Dr. William H. Lee talks about types of exercise for older athletes.
Resistance training has a multitude of benefits including reducing body fat and lowering cholesterol. In fact, weight training is the best way to burn fat; it’s more effective for losing weight than aerobic activity because it burns calories while you’re exercising. After a resistance workout, metabolic rates remain elevated as muscle fibers are being rebuilt. Many of the calories you consume will be put to work in the repair and rebuilding process, rather than being stored as fat. And the more muscle one has, the more calories that will be burned per min. Of course training will reduce sugar and cholesterol, and is also good for stress and brain health.
Cardiovascular Exercise includes anything that raises your heart rate. It could be walking, running, swimming, biking. A good goal for ample physical work is 150 min per week. That could be 30 min 5 times per week. Cardio exercise uses both stored carbohydrates and fats for fuel. The longer and more vigorous, the more total calories are burned. The longer and more vigorous the work out, the greater the caloric burn because of the repair and growth that happens as an outcome of exercise. In addition, regular cardio exercise decreases your risk for a heart attack and also lowers insulin levels which helps reduce rates of arteriosclerosis. And multiple studies tell us that exercise is also good for the brain and cognition.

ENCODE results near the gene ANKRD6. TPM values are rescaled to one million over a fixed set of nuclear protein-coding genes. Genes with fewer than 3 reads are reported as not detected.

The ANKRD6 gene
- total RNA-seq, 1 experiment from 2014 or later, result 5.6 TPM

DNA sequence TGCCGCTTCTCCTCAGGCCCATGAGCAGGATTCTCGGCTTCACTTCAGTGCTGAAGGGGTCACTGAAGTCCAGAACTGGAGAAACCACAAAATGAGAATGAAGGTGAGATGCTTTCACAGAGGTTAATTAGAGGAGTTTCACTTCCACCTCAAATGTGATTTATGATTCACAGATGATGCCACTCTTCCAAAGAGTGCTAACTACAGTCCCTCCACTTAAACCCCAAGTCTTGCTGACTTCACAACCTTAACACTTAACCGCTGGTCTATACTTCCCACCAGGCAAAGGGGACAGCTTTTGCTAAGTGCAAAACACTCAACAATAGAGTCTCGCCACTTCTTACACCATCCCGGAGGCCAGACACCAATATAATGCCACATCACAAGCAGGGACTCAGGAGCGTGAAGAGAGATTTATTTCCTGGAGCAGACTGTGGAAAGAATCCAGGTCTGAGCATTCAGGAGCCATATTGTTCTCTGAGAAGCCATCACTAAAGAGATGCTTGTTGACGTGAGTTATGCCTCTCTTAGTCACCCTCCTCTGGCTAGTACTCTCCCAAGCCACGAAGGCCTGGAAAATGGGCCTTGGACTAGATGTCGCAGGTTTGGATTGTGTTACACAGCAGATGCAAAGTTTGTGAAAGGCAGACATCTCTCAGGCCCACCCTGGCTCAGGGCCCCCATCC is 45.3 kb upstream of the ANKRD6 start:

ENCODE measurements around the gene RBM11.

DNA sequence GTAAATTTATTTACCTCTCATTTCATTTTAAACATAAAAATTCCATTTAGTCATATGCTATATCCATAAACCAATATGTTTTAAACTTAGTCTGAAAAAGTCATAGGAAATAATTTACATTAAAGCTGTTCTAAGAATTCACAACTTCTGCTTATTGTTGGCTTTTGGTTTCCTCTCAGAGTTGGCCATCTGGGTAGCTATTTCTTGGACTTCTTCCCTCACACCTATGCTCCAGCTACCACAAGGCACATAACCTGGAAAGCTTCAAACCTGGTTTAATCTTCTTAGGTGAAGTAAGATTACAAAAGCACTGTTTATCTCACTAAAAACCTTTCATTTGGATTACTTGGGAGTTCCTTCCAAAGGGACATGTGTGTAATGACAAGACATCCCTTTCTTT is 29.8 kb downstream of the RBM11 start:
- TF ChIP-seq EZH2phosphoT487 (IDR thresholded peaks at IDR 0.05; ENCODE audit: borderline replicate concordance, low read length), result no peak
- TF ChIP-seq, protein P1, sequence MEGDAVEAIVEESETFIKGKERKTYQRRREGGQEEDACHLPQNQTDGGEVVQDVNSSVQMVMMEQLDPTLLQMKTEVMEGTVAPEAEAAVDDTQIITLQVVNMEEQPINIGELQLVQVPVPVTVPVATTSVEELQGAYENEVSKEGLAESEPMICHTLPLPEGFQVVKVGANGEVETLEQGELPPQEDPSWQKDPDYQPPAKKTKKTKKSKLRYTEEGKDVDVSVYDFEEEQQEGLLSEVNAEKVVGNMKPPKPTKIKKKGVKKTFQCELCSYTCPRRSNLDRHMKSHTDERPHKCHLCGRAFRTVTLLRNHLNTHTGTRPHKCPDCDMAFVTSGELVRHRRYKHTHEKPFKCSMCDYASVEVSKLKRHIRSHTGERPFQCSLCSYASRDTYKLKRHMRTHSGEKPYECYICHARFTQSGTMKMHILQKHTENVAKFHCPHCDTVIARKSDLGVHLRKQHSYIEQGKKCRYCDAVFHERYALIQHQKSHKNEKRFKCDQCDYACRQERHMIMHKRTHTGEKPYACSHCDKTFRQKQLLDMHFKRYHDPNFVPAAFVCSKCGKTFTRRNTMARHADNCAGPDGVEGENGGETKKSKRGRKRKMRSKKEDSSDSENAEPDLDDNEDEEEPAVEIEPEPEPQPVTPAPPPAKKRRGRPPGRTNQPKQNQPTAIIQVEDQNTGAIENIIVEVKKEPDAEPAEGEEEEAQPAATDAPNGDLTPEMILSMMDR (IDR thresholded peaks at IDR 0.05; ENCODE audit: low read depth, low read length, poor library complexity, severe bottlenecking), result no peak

Staying flexible is vital as we age. Joint mobility proves crucial for muscular strength, proper posture and full range of motion. Flexibility is associated with balance. Gentle flexibility exercises help increase the length of connective tissues and muscles. These exercises can also help reduce stress, alleviate low back pain and greatly diminish the chance of injury. Consider doing stretches before walking or try yoga, Pilates or tai chi.
Questions on what type of exercise program might be right for you? Call: 303 730 2229